Pres. Trump Calls On Congress To Approve $2K Stimulus Checks; Suggests He May Veto Bill
Dec 22, 2020, 10:47 PM | Updated: 10:57 pm
SALT LAKE CITY, Utah – The fate of the COVID relief bill was in the air Tuesday after President Donald Trump hinted in a late-night video posted to Twitter that he may not sign the bill.
More relief for Americans struggling in the face of a pandemic has been in the works for months. It passed easily in the House Monday night 359-53 and in the Senate Tuesday morning 92-6.
“The bill they are now planning to send back to my desk is much different than anticipated. It really is a disgrace,” Trump said, arguing it offers too much money to foreign countries and not enough to Americans.
— Donald J. Trump (@realDonaldTrump) December 23, 2020
“Congress found plenty of money for foreign countries, lobbyists and special interests while sending the bare minimum to the American people who need it,” he said. “It’s called the COVID relief bill, but it almost has nothing to do with COVID.”
Lawmakers combined the $900 billion of COVID relief with a $1.4 trillion spending plan – that includes foreign aid – to fund the government through September. Together the bill was nearly 5,600 pages long, drawing criticism from both sides of the aisle.
“This is going to take us over three hours just to print it out,” Sen. Mike Lee said in a video on Twitter before the vote. “Being asked to vote on something that we’ve never had the opportunity to see, much less digest or amend is unacceptable.”
1/4 This is the spending bill under consideration in Congress today. I received it just moments ago, and will likely be asked to vote on it late tonight. It’s 5,593 pages long. I know there are some good things in it. I’m equally confident that there are bad things in it. pic.twitter.com/SoWXnEWYfV
— Mike Lee (@SenMikeLee) December 21, 2020
Lee was one of six senators to vote no.
Sen. Mitt Romney had a different take – praising the bill’s provisions that provide emergency relief to businesses, extend unemployment benefits at $300 a week and support healthcare providers and vaccine distribution.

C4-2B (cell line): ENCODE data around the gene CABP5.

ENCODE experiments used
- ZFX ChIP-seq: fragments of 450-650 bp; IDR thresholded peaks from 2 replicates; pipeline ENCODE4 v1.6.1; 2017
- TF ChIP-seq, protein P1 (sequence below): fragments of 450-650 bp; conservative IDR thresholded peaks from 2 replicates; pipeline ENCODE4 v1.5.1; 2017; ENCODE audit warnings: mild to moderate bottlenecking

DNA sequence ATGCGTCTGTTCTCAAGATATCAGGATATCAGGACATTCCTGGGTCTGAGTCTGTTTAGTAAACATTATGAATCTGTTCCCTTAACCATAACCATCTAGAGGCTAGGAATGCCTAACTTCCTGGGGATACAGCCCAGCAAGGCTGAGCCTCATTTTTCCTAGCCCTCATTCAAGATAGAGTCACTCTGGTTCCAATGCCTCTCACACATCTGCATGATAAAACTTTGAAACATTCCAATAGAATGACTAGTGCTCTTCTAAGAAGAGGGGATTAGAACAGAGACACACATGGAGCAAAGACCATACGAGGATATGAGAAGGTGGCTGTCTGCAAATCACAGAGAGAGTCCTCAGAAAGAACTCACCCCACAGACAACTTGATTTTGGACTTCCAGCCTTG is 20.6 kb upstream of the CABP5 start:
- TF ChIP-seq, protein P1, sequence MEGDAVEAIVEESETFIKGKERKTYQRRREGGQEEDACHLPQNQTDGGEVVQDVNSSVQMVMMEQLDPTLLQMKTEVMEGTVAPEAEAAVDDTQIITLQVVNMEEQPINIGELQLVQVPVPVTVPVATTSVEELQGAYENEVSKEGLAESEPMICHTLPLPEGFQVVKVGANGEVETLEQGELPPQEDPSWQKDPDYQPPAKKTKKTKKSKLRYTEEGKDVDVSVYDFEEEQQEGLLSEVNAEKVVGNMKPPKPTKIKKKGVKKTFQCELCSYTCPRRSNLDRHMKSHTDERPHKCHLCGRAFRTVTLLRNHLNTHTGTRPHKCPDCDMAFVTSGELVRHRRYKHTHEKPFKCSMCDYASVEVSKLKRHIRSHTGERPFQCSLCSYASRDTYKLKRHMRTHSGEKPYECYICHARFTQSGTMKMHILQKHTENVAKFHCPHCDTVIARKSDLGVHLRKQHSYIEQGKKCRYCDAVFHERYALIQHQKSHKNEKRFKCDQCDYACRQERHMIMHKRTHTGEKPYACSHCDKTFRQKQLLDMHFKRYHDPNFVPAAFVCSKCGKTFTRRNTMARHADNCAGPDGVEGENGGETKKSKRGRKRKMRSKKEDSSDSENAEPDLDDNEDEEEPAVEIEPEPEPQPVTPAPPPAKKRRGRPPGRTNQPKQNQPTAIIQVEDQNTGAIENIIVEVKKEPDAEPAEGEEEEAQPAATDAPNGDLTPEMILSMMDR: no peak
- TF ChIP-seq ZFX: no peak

In a statement, he wrote, “Thousands of Americans are in dire need of the lifeline this legislation provides, and I urge the President to sign it without delay.”
The bill includes direct payments of $600 to adults and children. But on Tuesday, Trump demanded that number go up to $2,000 a person – an amount many democrats agree with.
“I’m also asking Congress to immediately get rid of the wasteful and unnecessary items from this legislation and send me a suitable bill or else the next administration will have to deliver a COVID relief package,” Trump said. “And maybe that administration will be me.”
Before Trump released his video responding to the bill, several of Utah’s representatives weighed in on their decision to vote yes or no.
Rep. Ben McAdams acknowledged, “The bill isn’t perfect, but hardworking Utah families and small business owners need relief now as we continue to cope with the effects of the pandemic.”
Rep. Chris Stewart said, “I simply cannot support a bill that was crafted without offsets and mechanisms to address our nation’s spending problem.”
And Rep. John Curtis said, “While there are many provisions in this legislation that I support…I could not vote for a bill that spends over $2 trillion taxpayer dollars without fully understanding how it could impact Utah and Utahns.”